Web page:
With the February 2010 launch of our NPR Bestseller Lists, it's become infinitely easier to track the books NPR loyalists are most likely to crave when they pack their totes for the summer-reading season. (The NPR list is compiled from surveys of nearly 500 independent booksellers nationwide. Unlike many lists, it excludes mass-market titles and sales by supermarkets, online retailers, big-box stores and the like.)
Still, pulling together a list of only five books from the extraordinary number of worthy fiction and nonfiction titles of the past six months is like trying to wade through a riptide -- a rush is guaranteed. I finally settled on the notables that seemed most deserving of a second splash of attention: an acutely observed first novel with satiric punch, three works of fiction from established authors at the top of their game, and a startlingly powerful science thriller from a nonfiction newcomer. In the case of all of them, count on some brilliant sun, mixed with ominous clouds.
Island Beneath the Sea
By Isabel Allende (translated from the Spanish by Margaret Sayers Peden, hardcover, 464 pages, Harper, list price: $26.99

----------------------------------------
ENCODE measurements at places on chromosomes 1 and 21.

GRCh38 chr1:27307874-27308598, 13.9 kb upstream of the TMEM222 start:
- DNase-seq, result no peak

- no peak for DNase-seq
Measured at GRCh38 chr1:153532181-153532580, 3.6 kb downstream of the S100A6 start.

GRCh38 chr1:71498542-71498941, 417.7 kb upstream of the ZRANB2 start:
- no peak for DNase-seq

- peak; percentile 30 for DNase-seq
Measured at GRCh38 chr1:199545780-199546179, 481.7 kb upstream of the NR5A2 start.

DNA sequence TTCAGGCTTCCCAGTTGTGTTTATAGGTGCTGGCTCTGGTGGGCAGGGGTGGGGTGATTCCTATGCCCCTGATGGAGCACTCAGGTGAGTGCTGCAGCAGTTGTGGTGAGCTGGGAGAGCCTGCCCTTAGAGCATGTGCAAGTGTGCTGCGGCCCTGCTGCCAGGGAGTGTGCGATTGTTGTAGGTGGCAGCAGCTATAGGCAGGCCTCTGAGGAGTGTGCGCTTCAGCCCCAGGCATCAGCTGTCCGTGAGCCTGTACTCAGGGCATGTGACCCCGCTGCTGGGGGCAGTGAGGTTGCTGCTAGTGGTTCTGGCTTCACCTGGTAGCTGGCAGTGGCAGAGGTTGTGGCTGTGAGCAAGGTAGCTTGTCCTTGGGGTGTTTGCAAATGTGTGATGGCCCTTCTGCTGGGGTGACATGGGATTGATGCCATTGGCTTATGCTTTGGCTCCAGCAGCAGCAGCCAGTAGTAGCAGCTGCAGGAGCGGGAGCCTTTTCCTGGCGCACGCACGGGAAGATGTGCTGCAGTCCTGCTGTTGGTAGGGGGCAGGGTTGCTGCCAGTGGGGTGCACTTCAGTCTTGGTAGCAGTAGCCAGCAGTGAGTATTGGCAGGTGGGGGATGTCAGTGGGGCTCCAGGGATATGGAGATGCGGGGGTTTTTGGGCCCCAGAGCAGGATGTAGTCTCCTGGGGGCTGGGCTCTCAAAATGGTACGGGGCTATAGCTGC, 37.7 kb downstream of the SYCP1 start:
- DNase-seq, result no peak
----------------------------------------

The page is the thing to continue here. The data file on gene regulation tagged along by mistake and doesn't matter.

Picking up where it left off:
In the continuing aftermath of the earthquake in Haiti, it's fitting to be reminded of the early years of this first black independent state in the Caribbean. Allende's new historic novel, set in the sugar plantations of 18th-century Saint-Domingue (now Haiti) and New Orleans, is enriched by the writer's trademark sensuality and narrative brio.
It tells the story of Tete, the child of a slave mother from Guinea and a white sailor, and her search for love and happiness despite the brutal circumstances of her birth. Allende is superb at sketching the complex power of the relationships between Tete, her French-born master Toulouse Valmorain (who forces her into sex from age 11) and the pitiable woman she serves, Valmorain's unstable wife Eugenia.